15 Years Later

I remember it clearly, though it was 15 years ago. There are times you will never forget. It was a Tuesday morning. I was in college. Tuesday wasn't a chapel day, and I didn't have an early class, so I was sound asleep. So were my roommates. Then the phone rang just after 7 a.m.

I was in Los Angeles. It was after 10 a.m. on the East Coast, but I wasn't thinking about that. I was thinking about why someone would possibly call my room before 9 a.m. I answered the line and it was a guy who'd been in school with us the previous year — Josh. He now lived in Northern California and was living a conventional life, not being on the college schedule. I'll never forget the sound in his voice. It was a level of panic I'd never heard. And I'll never forget the first words he said.

"Dude, turn on the TV, America has been bombed." In the fog of early morning, I struggled to comprehend what I was hearing. America had been bombed? That didn't even make sense. I'm sure my response to him was both too slow and too confused, because he repeated his call to turn on the TV. Finally I did, much to the dismay of my other roommates. And the first image I saw when it came into view as the second tower of the World Trade Center collapsing.

Finally snapping to life, I urged my roommates to get up, too. We starred at the screen in a sense of awe and wonder. How could this be happening. Then, of course, the panic began. Of course we all remember the planes that hit the towers, the one that hit the Pentagon and the plane that was lost in Pennsylvania, downed by heroes who prevented it from crashing into the White House. But in the early hours, there was a lot of panic and confusion. Not all the planes were accounted for and some inbound to Los Angeles were presumed to be hijacked as well.

I remember hours of panic about being attacked, wondering where the planes would strike. Of course, it didn't happen, but it was a time of hurt, confusion, and a sense of loss. I was a 20-year-old college student. I remember calling my mom and trying to find my sister, who was a freshmen at Biola at the time. It was an awful day. But it wasn't just one day. For weeks, we watched the seemingly 24-hour stream from New York, struggling to understand what had happened and how we move forward.

When I was in high school, I always wondered what it would have been like living in the United States on December 7, 1941, the day Pearl Harbor was bombed. I imagine there would have been fear and confusion, but also a sense of delay. Information wasn't instantaneous then. On a sleepy Sunday the United States was plunged into World War II, but how long did it take for people to realize it? I remember my mom telling me the story of watching cartoons when the news broke in with word that President Kennedy had been shot in 1963. To that point in my life, I'd never experienced anything like that. But on September 11, 2001, I was a first-hand witness to history. It's something I will never forget, I'm sure of that.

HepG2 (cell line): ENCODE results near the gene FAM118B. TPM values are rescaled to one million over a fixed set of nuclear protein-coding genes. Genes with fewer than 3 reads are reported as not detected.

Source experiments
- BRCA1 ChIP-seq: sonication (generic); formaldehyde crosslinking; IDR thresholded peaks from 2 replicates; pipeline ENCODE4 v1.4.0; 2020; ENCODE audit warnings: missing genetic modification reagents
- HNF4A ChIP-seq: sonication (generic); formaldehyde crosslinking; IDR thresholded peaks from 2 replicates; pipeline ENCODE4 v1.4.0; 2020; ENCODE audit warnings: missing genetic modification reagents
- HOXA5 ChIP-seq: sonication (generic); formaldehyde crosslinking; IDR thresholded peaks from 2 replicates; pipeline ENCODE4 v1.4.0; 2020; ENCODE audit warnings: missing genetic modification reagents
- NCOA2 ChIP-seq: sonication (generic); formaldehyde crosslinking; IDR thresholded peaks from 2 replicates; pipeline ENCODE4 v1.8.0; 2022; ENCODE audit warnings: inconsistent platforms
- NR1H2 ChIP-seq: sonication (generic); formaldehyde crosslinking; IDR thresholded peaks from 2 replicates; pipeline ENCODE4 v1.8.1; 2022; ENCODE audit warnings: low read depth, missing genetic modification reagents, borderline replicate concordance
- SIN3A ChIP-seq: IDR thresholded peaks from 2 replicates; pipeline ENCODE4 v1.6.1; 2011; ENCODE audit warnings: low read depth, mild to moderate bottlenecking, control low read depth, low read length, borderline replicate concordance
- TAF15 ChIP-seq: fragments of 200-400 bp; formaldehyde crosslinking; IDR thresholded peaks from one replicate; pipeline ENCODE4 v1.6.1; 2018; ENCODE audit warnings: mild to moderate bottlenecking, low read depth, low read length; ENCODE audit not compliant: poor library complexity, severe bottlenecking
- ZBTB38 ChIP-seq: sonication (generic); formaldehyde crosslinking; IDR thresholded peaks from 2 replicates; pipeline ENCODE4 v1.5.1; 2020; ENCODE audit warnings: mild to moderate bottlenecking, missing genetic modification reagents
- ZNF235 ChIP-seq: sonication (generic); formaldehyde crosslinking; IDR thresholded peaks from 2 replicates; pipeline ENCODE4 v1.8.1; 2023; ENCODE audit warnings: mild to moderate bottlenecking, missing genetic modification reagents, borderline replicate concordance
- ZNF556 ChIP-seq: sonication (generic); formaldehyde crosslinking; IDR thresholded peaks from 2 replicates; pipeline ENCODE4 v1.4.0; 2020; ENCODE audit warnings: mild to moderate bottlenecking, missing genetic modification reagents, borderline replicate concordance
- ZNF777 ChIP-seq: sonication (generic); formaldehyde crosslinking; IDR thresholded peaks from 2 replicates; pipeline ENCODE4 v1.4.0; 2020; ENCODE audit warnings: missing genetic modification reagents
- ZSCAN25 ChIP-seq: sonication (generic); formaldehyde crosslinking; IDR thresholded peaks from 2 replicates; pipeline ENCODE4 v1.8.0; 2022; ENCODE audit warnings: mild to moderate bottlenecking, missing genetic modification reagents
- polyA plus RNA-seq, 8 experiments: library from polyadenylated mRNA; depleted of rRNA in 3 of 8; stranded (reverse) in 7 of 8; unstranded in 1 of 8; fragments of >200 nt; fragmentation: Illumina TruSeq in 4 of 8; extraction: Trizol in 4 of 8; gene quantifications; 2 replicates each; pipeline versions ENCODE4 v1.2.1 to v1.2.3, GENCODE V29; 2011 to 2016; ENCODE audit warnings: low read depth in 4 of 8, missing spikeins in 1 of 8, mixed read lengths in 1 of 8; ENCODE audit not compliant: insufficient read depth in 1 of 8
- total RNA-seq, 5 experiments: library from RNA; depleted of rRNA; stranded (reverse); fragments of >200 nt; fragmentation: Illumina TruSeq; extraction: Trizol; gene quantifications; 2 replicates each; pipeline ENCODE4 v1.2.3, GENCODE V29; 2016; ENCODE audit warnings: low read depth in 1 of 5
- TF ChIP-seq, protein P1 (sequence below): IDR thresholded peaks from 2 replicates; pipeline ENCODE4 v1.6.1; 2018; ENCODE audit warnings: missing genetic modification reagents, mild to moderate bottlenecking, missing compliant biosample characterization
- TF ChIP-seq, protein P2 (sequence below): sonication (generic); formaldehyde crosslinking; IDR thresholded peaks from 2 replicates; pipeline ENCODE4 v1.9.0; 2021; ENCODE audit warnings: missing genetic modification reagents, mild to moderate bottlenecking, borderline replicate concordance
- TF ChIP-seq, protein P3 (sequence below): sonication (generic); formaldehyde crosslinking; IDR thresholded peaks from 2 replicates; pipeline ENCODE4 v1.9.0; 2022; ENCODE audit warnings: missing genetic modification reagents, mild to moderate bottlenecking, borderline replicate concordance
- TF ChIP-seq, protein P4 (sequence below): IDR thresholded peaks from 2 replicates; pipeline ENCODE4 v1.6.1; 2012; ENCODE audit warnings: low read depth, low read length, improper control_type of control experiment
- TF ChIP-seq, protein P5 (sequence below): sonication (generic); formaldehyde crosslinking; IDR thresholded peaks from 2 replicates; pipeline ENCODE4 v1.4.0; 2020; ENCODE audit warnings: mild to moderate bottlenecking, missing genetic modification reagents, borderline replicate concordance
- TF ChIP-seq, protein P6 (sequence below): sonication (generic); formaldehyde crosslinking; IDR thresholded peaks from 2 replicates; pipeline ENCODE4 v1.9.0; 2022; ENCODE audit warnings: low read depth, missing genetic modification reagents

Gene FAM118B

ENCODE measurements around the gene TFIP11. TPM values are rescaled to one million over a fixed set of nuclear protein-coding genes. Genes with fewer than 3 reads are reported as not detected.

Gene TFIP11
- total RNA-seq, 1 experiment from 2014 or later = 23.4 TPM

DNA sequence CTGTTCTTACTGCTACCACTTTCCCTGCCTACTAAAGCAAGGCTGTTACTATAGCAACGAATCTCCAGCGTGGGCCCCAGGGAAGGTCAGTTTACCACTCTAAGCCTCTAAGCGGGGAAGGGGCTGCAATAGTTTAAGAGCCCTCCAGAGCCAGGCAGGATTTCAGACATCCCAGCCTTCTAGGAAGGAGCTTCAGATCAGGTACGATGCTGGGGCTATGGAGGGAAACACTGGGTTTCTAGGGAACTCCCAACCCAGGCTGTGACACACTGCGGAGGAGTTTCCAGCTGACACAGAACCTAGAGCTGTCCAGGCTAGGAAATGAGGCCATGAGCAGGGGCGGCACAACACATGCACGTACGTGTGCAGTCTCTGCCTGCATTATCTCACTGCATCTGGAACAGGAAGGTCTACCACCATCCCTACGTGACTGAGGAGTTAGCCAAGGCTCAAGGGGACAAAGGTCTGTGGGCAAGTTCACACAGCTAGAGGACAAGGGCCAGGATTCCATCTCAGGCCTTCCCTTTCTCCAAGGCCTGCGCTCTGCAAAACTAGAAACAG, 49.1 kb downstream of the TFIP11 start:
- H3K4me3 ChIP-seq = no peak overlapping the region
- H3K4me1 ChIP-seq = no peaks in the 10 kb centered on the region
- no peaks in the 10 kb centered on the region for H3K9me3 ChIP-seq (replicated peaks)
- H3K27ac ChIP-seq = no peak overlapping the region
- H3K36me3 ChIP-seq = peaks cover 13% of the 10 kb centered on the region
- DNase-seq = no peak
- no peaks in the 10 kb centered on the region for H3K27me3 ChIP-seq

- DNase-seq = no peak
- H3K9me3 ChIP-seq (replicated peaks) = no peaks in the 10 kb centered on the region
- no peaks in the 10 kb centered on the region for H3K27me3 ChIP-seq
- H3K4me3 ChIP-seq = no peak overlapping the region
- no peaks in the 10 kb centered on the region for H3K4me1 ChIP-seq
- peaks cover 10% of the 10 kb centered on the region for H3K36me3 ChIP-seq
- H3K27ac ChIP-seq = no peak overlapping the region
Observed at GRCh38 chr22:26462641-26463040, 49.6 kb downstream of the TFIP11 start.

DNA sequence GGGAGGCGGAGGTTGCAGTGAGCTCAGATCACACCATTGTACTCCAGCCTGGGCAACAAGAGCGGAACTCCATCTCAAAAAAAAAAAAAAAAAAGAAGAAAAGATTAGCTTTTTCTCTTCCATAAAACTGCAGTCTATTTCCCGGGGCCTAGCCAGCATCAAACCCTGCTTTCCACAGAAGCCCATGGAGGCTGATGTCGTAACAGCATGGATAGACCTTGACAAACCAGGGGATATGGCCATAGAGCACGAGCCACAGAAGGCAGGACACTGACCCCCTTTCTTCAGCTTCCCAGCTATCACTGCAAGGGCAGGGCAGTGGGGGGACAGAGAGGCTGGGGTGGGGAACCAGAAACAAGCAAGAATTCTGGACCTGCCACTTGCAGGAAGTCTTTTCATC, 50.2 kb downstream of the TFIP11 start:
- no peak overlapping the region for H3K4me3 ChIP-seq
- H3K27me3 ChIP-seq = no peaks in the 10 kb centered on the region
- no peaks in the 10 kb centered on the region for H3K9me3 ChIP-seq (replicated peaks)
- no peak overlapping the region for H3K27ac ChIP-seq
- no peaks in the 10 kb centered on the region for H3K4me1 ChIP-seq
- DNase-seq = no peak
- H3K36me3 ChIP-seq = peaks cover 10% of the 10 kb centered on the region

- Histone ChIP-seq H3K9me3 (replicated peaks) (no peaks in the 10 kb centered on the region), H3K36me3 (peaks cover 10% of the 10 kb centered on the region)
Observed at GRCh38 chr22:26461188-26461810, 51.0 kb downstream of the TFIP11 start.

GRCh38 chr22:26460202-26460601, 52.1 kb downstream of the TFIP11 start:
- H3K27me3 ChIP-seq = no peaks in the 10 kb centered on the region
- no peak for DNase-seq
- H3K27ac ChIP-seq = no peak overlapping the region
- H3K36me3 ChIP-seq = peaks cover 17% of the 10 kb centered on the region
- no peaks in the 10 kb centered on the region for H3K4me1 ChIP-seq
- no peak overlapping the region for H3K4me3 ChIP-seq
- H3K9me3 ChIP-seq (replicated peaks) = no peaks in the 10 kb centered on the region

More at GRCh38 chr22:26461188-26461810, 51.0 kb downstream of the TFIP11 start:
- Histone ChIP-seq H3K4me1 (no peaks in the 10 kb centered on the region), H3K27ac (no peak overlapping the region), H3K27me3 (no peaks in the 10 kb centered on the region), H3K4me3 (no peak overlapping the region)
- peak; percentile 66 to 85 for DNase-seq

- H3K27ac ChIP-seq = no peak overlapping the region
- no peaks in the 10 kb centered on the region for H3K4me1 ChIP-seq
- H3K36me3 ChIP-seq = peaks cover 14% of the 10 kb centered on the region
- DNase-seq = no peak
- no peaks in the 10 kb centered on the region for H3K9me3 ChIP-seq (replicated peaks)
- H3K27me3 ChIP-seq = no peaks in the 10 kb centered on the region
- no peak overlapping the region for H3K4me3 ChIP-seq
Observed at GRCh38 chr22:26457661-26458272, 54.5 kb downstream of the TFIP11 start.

Today marks the 15th anniversary of those attacks, and the memory of that day feels as vivid as ever, yet somehow removed. So much of our world is different. Air travel will never be the same. The threat of terrorism is real and ever-present. And our young men and women continue to deploy to the Middle East, with seemingly no end.

But so much of our world is the same. We have settled into normal patterns and routines. What seemed impossible in the days that followed the attacks has been routine for years. Life moved on. Though not for everyone. For the families of the 2,977 who lost their lives, life will never be the same. There is a hole that aches more as the calendar flips to September each year. And on this day, we can't help but pray for them and mourn with them, and it's right that we do so.

But on September 11, 2001, 13,238 babies were born in the United States. And on this day, those children turn 15. It is a day of celebration for those families and those children for whom this day remains a historical event. In fact, this is the first year in high schools across America that 9/11 is being taught as a historical event because these students weren't alive to experience it. They know nothing different than a post-9/11 world.

Today, as we relax with family, enjoy the first week of the NFL season, toil at jobs or complete projects, I hope everyone takes a moment to remember those lives that were lost, pray for the families who will never be the same and give thanks for the next generation for whom a special day — the day of their birth — is forever marked as one of the worst days in American history.


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